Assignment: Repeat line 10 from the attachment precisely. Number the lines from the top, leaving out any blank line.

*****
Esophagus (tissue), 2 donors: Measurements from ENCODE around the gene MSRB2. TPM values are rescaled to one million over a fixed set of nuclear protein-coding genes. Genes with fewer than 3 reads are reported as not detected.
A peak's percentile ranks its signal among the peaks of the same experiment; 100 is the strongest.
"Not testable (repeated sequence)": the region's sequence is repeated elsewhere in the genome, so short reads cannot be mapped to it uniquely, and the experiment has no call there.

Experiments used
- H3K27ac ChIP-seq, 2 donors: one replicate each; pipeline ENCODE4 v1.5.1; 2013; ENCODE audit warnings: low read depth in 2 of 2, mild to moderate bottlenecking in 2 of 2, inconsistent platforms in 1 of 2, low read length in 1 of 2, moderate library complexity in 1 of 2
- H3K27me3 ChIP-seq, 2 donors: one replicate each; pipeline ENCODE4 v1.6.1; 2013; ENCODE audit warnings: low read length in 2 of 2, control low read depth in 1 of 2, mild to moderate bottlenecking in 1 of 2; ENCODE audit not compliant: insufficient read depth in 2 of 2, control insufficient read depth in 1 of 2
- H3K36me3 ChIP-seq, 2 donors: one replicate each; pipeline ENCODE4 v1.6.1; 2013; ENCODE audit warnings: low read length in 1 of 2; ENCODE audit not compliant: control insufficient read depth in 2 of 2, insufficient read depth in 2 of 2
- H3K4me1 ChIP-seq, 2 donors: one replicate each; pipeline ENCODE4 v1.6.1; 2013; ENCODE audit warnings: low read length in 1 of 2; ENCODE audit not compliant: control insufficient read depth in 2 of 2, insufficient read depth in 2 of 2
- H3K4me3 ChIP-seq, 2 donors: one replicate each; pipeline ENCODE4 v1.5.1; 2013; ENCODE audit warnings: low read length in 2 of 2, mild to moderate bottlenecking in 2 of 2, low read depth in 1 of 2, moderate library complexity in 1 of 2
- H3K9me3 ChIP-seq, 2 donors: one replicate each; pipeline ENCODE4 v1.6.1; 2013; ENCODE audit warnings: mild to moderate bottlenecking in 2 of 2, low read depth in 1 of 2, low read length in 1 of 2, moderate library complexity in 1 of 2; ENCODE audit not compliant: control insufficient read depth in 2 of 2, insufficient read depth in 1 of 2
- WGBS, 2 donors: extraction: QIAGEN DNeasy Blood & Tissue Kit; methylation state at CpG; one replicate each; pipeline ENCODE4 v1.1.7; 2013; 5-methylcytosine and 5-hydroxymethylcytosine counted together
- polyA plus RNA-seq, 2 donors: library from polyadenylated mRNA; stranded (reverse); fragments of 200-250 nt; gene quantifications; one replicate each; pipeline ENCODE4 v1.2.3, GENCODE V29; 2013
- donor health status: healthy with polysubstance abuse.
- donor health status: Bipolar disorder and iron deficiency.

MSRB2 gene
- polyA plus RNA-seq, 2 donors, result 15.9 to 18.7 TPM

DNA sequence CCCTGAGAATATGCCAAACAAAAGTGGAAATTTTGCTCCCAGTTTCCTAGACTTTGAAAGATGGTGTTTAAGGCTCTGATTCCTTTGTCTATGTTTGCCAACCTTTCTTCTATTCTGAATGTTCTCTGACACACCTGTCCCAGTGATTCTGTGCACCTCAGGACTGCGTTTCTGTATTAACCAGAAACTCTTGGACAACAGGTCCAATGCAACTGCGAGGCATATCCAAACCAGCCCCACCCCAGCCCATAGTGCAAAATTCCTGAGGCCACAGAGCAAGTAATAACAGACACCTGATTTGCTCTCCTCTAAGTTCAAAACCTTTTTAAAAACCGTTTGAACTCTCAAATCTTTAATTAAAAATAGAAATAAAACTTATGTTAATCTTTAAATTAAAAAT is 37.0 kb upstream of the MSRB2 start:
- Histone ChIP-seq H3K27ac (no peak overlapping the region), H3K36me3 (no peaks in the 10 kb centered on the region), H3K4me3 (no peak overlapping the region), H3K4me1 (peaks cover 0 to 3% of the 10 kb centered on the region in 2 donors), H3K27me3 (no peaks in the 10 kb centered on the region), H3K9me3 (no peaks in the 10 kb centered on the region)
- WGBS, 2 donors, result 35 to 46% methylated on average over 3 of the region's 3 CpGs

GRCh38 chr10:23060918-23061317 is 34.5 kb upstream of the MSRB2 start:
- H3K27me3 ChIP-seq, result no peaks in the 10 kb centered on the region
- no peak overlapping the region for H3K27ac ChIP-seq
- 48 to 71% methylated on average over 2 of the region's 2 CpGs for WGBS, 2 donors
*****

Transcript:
- H3K9me3 ChIP-seq, 2 donors: one replicate each; pipeline ENCODE4 v1.6.1; 2013; ENCODE audit warnings: mild to moderate bottlenecking in 2 of 2, low read depth in 1 of 2, low read length in 1 of 2, moderate library complexity in 1 of 2; ENCODE audit not compliant: control insufficient read depth in 2 of 2, insufficient read depth in 1 of 2